Teaching as Design

TFA frames teaching as leadership. That’s the name of the framework we’re following, TAL – Teaching as Leadership. Throughout the recruitment, this is a point they head home – this is leadership training, our students need strong leaders, and diversity, equity, and inclusivity is the center of our leadership. As a student leader, this was appealing to me, but they could have sent a message that would have hit my heart in an entirely different way.

Teaching as design.

Teaching is an undeniably creative process, and to me, it’s design thinking. Specifically, it’s human centered design – you are constantly iterating and trying new things with real, small humans. In design, you start out with a problem, or a goal; making a thinner iPhone. In teaching, that goal might be getting your students to understand two digit addition with regrouping. You’re getting feedback, constantly, and you modify your work to respond to that feedback.

In teaching, the feedback you get is often loud and unruly and sometimes children stick their middle finger up at you if they have a problem with what you’re doing. Sometimes the feedback looks like data – test scores, exit tickets, STAR planning reports.

In design, the feedback is focus groups, user testing, A/B testing.

Either way, the feedback informs the way you proceed, it informs the changes that you make to your practice. With both design and teaching, it is a practice, and your practice is going to change and evolve over time – my classroom is going to be different next year from the way it’s been this year, in so many ways.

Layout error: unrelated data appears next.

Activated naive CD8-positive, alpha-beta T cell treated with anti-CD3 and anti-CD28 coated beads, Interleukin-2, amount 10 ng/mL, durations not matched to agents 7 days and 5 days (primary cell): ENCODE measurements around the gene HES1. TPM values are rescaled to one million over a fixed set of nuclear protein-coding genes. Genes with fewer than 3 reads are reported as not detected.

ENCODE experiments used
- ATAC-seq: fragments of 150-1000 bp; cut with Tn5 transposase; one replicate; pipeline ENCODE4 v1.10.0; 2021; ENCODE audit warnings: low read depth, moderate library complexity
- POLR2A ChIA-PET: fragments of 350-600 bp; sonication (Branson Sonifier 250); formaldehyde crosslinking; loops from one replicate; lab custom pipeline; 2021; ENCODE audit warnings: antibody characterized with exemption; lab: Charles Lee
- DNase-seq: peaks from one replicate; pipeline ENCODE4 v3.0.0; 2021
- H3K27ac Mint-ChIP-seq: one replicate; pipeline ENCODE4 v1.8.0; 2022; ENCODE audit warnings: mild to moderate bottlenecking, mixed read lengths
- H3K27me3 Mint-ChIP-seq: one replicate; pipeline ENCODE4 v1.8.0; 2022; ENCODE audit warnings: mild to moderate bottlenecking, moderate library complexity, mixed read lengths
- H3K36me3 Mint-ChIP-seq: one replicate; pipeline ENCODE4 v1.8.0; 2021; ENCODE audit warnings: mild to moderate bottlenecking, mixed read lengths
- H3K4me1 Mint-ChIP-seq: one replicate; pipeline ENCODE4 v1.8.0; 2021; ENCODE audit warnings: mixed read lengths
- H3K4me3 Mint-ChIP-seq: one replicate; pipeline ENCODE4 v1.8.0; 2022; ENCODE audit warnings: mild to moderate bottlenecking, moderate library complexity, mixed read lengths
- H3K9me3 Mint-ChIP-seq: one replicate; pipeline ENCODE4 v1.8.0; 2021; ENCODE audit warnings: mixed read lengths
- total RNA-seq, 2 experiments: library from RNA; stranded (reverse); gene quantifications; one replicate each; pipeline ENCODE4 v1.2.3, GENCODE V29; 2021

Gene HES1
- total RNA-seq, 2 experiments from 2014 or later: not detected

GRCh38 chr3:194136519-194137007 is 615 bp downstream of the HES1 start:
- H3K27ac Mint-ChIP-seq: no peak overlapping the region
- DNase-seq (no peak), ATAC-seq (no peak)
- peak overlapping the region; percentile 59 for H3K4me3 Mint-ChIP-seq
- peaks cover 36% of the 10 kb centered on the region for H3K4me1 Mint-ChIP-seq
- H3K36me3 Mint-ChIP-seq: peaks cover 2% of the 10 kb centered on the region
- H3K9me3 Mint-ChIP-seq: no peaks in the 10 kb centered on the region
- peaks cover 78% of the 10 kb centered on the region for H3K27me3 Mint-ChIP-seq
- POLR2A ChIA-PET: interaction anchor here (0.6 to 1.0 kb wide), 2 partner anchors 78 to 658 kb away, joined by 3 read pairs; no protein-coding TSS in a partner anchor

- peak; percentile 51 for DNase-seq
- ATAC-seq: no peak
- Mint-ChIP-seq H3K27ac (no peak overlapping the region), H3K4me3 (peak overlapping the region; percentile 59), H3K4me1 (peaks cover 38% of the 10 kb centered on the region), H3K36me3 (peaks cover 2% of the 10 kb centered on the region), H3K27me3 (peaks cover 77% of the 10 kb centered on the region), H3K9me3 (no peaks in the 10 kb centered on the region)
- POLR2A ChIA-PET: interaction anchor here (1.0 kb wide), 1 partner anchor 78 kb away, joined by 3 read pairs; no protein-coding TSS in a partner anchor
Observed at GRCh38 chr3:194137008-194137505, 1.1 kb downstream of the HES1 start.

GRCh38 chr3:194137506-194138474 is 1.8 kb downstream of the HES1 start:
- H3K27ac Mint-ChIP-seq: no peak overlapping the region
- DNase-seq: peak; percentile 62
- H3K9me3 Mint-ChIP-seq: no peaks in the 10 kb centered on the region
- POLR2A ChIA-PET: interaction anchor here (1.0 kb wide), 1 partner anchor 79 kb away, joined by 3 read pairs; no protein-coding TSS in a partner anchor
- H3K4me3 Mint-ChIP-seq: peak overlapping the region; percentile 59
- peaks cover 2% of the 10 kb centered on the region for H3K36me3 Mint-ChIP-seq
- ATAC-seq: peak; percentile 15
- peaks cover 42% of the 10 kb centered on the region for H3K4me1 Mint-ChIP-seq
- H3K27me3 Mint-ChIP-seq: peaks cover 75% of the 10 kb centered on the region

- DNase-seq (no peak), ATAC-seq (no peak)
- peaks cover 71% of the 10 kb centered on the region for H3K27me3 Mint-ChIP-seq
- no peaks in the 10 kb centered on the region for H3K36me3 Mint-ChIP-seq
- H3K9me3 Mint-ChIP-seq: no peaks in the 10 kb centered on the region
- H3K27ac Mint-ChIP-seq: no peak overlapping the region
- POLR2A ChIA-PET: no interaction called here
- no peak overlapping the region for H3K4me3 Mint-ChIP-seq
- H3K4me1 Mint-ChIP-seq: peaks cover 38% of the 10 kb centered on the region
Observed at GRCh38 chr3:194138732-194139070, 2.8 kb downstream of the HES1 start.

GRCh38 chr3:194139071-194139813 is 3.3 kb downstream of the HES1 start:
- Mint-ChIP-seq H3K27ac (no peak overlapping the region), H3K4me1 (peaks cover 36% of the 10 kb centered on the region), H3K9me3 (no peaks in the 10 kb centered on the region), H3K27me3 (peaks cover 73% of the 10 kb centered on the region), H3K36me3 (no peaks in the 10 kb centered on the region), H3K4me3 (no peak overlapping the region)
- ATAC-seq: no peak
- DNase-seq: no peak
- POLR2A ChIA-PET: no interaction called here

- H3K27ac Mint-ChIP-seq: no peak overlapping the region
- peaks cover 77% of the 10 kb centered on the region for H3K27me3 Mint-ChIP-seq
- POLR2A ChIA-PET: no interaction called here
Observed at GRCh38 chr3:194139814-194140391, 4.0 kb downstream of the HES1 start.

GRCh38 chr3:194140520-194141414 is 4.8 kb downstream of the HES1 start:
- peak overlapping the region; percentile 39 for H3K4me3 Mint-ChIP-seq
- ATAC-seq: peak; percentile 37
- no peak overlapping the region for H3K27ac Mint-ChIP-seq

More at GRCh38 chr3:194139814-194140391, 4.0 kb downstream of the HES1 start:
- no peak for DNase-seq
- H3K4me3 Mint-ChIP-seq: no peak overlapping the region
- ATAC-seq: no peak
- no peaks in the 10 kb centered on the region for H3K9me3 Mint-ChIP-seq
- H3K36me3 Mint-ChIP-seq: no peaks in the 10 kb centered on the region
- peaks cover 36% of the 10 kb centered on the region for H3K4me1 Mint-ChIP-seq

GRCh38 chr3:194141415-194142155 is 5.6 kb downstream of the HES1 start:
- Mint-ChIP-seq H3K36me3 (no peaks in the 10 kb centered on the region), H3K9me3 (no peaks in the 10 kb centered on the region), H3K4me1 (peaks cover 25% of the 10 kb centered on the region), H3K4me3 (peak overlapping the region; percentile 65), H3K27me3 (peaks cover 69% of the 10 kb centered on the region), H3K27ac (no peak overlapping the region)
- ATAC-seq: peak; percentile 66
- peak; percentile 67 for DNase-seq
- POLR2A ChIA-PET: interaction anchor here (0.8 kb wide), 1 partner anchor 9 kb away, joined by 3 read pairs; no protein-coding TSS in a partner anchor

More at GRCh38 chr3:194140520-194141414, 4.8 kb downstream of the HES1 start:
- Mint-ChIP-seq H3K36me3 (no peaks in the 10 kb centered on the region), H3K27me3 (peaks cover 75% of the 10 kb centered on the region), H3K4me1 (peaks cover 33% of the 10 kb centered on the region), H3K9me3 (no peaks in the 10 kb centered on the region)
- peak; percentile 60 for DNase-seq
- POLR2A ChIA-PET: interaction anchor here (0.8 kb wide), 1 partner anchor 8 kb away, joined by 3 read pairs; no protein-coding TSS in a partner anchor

My students took the TFA math summative, and I spent hours grading and entering data for every student, for every question. It’s a sixteen page test, and I have 18 students, so this was tedious, to say the least, and it’s a rigorous test – my students were showing mastery on the tests I’ve been giving all year, but when the summative happened, we didn’t do nearly as well, as shown on the above spreadsheets. Look at 1.OA.6, 1.OA.1, and 1.NBT.5 – I can look at the feedback and get results that will inform what I’m doing next year. You bet we’re going to devote more time to those standards, from the beginning of the school year, and I’m going to be integrating more rigorous content into the curriculum that the district provides.

To me, this is design thinking – iterating and testing out ideas, and creative problem solving is at the heart of it all.

One Comments

  • Kathy Hargis

    May 21, 2017

    Thanks for thinking about what you do. Thanks for understanding that your daily work impacts student learning. Thanks for thinking that you can do things differently so that students will do better. This way of thinking is the measure of someone who can and will become a great teacher.

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